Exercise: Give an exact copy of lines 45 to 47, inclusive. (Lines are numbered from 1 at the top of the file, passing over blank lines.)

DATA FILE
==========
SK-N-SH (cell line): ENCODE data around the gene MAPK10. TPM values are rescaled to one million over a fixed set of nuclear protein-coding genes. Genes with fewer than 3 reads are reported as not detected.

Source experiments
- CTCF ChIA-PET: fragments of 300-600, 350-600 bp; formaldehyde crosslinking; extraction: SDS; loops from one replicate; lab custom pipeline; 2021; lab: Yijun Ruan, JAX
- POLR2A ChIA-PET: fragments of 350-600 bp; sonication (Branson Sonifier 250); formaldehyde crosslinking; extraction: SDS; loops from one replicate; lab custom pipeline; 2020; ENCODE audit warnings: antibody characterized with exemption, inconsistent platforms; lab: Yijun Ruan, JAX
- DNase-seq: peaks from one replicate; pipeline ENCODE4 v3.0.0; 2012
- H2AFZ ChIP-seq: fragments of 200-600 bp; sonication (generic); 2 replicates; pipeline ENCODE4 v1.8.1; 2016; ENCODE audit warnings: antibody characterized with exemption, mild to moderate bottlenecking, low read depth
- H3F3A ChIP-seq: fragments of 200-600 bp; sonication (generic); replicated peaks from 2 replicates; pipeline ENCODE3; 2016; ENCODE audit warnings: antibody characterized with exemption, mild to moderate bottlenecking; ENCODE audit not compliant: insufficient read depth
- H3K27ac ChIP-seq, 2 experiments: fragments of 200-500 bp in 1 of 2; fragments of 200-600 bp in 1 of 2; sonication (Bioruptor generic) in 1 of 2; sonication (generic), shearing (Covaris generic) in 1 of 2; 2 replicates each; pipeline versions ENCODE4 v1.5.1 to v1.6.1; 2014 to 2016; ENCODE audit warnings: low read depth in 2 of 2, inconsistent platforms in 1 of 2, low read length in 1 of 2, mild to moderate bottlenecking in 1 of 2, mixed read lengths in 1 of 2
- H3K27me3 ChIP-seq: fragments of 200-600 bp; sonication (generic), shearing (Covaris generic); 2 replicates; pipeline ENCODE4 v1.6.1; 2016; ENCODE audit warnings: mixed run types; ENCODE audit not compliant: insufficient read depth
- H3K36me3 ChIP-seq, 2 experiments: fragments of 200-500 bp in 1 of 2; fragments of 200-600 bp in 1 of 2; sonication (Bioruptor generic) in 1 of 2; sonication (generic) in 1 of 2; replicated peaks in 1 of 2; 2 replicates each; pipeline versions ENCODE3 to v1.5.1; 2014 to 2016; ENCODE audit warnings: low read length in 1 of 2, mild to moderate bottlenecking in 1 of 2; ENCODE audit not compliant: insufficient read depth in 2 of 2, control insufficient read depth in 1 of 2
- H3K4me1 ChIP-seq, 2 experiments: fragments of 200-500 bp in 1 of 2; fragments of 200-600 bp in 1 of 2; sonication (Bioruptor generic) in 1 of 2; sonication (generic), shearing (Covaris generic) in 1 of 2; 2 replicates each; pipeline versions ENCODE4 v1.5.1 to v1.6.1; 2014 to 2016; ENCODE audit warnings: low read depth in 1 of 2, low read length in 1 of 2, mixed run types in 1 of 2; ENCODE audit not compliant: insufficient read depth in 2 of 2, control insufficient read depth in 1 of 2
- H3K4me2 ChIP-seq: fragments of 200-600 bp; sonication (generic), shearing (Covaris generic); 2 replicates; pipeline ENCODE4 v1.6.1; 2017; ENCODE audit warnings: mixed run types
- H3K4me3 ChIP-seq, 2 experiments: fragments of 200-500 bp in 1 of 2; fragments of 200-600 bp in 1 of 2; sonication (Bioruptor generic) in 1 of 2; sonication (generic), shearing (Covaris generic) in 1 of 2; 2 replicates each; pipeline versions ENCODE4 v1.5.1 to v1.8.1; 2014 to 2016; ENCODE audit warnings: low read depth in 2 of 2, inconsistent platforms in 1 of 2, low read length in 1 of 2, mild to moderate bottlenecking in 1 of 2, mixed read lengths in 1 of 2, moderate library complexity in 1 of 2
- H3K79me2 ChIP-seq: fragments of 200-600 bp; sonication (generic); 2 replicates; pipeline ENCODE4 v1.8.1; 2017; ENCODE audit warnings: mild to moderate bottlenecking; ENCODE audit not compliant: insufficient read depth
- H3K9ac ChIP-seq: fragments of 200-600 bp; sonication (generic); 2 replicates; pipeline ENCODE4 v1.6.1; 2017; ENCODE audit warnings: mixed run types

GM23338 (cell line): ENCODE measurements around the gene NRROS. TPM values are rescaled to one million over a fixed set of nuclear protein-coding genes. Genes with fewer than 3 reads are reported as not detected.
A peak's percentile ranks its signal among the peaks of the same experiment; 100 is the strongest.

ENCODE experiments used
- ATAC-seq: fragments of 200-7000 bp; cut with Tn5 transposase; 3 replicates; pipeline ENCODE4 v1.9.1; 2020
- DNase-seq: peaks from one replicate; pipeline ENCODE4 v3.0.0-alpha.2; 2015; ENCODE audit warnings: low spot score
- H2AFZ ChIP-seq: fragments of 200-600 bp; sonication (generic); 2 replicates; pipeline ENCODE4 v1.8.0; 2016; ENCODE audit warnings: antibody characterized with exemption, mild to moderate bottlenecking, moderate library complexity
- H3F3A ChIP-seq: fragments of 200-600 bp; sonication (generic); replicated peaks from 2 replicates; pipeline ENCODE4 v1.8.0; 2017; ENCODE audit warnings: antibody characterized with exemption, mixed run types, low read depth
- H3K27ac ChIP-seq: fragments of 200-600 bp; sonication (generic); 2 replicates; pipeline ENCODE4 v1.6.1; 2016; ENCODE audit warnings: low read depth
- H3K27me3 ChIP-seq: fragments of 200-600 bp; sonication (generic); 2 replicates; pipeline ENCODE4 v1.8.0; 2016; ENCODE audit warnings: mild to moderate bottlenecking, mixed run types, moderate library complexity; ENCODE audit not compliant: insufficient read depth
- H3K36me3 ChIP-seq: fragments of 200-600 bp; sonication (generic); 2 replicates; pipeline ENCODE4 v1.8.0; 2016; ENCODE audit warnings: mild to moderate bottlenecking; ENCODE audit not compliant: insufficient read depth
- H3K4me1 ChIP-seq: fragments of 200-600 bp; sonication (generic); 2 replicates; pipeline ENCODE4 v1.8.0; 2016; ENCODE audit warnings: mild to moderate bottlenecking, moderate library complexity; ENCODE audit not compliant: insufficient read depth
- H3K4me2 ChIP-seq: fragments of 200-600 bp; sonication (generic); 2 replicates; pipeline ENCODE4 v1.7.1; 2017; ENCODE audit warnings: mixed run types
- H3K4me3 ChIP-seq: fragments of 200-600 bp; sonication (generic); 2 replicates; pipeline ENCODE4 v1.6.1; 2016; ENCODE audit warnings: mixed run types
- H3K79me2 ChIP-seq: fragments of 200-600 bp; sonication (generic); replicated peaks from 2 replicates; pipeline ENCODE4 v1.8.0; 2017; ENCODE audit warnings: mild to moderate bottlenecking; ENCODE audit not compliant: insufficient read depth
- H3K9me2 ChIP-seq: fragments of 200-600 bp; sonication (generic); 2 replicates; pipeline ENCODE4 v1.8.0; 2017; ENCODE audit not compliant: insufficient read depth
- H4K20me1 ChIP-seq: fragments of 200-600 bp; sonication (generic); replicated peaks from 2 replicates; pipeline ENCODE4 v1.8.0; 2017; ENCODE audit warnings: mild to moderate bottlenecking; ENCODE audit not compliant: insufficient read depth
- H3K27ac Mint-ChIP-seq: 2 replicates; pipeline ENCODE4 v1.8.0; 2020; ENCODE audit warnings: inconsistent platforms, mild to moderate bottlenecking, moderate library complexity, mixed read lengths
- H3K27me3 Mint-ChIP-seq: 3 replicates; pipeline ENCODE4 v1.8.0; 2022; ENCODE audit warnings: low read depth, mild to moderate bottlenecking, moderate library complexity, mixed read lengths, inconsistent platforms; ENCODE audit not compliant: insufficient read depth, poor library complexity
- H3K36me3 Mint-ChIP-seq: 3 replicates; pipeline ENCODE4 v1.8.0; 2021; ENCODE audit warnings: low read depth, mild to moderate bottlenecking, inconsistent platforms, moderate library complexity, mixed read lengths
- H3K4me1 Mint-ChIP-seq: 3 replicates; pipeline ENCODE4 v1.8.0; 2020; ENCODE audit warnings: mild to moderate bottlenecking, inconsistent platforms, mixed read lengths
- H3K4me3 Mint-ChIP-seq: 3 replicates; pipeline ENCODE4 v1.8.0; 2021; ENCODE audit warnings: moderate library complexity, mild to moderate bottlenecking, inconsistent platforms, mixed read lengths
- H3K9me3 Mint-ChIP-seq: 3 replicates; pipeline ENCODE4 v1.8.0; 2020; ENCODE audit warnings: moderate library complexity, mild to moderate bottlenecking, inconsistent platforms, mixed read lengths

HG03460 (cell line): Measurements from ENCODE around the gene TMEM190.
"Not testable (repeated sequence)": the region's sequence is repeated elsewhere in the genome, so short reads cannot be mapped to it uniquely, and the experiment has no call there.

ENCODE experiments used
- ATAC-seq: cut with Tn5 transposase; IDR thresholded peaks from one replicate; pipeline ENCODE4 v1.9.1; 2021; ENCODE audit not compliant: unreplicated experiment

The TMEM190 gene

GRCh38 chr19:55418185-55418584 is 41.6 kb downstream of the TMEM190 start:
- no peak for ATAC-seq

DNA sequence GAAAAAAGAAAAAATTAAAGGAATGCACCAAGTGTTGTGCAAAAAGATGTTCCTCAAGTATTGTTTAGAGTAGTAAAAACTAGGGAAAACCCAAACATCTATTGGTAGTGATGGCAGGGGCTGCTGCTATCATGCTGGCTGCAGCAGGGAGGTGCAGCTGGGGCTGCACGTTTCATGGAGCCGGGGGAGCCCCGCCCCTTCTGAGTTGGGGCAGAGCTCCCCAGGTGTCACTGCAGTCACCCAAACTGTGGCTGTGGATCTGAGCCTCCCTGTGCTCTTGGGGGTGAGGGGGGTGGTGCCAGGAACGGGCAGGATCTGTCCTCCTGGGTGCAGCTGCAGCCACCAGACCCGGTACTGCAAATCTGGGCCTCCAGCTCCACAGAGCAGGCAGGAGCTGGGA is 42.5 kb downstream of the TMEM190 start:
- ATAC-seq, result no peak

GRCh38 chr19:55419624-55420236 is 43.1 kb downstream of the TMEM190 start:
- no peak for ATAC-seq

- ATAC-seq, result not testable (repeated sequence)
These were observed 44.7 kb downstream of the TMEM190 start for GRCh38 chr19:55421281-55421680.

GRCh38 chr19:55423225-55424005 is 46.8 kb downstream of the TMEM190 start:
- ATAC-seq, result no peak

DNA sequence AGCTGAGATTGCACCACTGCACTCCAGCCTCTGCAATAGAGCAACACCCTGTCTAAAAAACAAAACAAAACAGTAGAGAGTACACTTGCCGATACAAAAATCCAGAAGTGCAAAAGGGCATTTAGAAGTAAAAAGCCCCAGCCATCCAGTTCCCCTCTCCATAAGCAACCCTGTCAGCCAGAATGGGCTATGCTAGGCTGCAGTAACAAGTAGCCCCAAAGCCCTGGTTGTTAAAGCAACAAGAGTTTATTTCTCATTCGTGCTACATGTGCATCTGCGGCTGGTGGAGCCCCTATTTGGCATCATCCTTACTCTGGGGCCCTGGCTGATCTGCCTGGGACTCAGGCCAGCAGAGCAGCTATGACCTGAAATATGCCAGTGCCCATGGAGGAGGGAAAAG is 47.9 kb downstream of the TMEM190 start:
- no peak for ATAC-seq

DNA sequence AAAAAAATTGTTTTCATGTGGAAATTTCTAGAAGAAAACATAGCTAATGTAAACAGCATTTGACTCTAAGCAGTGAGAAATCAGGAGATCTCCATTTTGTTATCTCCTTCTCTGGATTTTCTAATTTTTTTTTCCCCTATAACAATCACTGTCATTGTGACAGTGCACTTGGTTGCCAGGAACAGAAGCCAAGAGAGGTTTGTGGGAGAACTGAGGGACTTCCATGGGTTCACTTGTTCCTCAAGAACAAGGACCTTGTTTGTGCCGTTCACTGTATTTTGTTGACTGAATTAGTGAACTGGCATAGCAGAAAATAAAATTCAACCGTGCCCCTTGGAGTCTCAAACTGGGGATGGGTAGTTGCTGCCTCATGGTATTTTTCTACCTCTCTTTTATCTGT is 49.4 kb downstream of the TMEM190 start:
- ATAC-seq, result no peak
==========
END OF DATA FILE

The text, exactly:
DNA sequence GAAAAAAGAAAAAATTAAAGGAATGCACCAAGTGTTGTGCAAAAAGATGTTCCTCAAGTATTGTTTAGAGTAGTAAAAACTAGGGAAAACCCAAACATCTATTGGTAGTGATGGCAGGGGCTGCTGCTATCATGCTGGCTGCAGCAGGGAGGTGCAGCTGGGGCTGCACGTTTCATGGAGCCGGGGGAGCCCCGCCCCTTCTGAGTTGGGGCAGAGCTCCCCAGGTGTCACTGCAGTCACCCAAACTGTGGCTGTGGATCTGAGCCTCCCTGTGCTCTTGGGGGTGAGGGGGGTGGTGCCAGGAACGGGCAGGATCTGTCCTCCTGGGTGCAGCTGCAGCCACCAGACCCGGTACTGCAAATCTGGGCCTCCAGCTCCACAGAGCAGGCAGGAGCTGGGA is 42.5 kb downstream of the TMEM190 start:
- ATAC-seq, result no peak

GRCh38 chr19:55419624-55420236 is 43.1 kb downstream of the TMEM190 start: